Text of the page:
It's been 10 years in the works but now the Squamish and Lil'wat Nations are officially recognized along the Sea to Sky corridor.
The Cultural Journey Sea to Sky, officially launched June 24 at the Squamish Lil'wat Cultural Centre, includes seven granite signs along the highway featuring the traditional place names for Skwxwú7mesh Snichim. Most of the Sea to Sky signage has been up since the Olympics but the centre saved an official launch for National Aboriginal Week.
The project, intended to rev up Aboriginal cultural tourism throughout the corridor, played out as more a symbol of the nations recovering their past. In a tradition-laden ceremony, chiefs and elders beat their drums and sang their songs with a confidence they've only recently been afforded.
"We've been invisible in our own land for so long," said Squamish Hereditary Chief Ian Campbell. "This is a great opportunity to showcase the culture, the resilience of the culture, the nature and the authenticity of our connection to this part of the world."
The Cultural Journey also includes the 160 newly-branded aluminum Highway signs. Starting at Lions Bay, each sign is located at major Highway 99 pullouts and includes kiosks detailing history of the land and its people, leading to the journey's final destination, the Squamish Lil'wat Cultural Centre.
"I think that together, through projects like the cultural journey, we are reshaping the social and economic landscape. We're creating a much more inclusive and prosperous future for all of British Columbia," said West Vancouver-Sea to Sky MLA Joan McIntyre.
McIntyre and Minister of Aboriginal Relations John Piper were among 10 government officials and municipal employees who helped develop the project. They were given ceremonial blankets as expressions of the nations' gratitude for helping to make the project a reality.
The ceremony culminated with the unveiling of carved house posts of a bear, raven, man and a woman by Squamish Nation carver Aaron Nelson-Moody and Lil'wat carver Delmar Williams. That was followed by the blessing of a log, to be carved by Squamish carver Rick Harry. That carving, a welcome figure with arms held open, will be placed in the Whistler alpine in August.
The Cultural Journey is the most visible and public example of the Shared Legacy Agreement, an agreement between Squamish and Lil'wat Nations, signed in 2002 to ensure that the two nations benefited from the 2010 Games. Under the agreement, the province agreed to provide 300 acres of land for the Nations to pursue economic development opportunities; contribute $2.3 million for a "skills and legacy training project"; and contribute another $3 million toward the construction of the cultural centre.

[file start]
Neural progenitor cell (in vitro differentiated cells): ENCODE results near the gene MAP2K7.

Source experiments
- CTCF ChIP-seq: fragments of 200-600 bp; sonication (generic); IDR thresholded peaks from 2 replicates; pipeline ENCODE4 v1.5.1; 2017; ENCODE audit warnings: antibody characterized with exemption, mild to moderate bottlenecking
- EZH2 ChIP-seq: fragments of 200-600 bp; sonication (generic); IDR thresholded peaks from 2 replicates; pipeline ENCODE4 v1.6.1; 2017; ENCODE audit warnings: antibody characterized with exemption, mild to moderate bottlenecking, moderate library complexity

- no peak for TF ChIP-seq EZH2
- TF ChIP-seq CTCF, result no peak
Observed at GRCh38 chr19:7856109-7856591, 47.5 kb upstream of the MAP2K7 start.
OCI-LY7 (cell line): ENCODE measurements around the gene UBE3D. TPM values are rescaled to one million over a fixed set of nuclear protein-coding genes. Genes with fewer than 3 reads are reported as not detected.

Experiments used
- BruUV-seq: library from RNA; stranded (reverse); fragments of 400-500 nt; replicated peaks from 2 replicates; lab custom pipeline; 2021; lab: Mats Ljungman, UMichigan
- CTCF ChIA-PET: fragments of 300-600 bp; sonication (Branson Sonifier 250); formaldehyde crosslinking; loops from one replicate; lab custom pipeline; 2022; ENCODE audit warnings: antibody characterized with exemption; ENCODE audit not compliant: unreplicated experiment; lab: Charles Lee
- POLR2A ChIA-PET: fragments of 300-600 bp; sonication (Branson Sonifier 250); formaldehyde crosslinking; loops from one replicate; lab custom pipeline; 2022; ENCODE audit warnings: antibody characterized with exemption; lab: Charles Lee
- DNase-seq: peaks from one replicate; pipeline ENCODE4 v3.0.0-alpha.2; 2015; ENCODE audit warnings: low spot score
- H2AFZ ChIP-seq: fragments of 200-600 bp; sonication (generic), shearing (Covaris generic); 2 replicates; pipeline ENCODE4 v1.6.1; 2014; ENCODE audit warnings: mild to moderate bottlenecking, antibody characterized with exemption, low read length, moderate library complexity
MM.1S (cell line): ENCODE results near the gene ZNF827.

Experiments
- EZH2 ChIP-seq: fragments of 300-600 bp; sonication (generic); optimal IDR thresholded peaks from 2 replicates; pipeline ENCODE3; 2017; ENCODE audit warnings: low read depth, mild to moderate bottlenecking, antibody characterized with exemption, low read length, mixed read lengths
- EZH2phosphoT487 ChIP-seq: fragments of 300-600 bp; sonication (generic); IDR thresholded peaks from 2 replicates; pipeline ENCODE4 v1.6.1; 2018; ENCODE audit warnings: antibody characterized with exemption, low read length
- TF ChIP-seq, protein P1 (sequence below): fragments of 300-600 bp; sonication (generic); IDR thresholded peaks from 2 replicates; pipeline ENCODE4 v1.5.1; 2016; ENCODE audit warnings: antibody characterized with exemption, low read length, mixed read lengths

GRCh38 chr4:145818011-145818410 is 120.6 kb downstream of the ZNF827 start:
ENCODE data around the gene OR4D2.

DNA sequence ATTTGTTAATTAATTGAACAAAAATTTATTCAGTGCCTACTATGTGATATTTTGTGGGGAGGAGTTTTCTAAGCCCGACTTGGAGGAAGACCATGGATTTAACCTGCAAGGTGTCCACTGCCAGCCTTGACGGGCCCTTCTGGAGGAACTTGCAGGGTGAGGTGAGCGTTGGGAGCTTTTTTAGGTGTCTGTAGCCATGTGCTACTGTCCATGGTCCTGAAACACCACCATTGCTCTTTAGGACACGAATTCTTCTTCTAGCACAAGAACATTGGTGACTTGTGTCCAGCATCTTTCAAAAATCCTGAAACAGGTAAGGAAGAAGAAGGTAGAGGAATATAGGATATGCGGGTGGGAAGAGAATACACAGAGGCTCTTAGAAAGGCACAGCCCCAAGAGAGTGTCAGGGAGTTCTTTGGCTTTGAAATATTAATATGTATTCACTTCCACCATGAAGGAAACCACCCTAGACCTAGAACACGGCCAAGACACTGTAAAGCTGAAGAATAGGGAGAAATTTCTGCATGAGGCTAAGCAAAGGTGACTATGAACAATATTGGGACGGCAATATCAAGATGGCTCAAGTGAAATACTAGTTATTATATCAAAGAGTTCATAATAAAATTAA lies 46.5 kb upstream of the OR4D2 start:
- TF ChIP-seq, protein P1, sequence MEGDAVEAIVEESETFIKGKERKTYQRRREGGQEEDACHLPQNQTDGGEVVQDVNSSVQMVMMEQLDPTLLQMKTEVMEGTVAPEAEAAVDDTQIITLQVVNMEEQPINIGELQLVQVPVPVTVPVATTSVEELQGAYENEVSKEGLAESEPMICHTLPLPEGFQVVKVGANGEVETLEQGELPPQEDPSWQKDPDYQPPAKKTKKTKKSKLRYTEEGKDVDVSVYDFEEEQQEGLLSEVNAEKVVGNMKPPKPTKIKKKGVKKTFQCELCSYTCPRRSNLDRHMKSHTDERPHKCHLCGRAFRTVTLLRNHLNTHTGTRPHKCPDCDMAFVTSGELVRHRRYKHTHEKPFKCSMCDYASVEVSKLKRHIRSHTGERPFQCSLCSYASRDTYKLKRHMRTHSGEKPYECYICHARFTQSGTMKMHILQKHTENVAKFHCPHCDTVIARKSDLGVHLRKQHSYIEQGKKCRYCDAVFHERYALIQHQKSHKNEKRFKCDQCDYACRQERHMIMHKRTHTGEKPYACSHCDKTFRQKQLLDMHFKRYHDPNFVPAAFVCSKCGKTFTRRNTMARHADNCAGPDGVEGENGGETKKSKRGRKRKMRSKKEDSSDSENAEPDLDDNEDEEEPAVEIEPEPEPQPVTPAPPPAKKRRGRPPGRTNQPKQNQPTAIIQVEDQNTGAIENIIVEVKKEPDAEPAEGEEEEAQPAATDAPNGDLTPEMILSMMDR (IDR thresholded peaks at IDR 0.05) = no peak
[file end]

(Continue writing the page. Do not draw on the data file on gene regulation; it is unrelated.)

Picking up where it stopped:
"For a long time, there was very little talk amongst the municipalities and the first nations," Campbell said. "I would say this has definitely strengthened our relations with the business community, with tourism, with local government, the province."
Campbell, who has been one of the lead negotiators on the project since the Shared Legacy Agreement was reached, said the signage was important to "create a visible presence" of their history and culture, included with the shared histories of all the people along the Sea to Sky.
"Our stories are your stories. Our history is your history. It doesn't start in 1791 in contact with Captain Vancouver. It goes many, many generations before that. It's a continuity of tradition."
The launch is the "end of construction" for the project, according to the centre's marketing manager Gwen Baudisch. She said the cultural centre will now focus on building the project up, seeking out more aboriginal experiences to increase the awareness of aboriginal cultural tourism in the corridor. Part of that focus will be to add more educational multimedia elements similar to the audio guide and the cultural journey exhibit that are already up and running.
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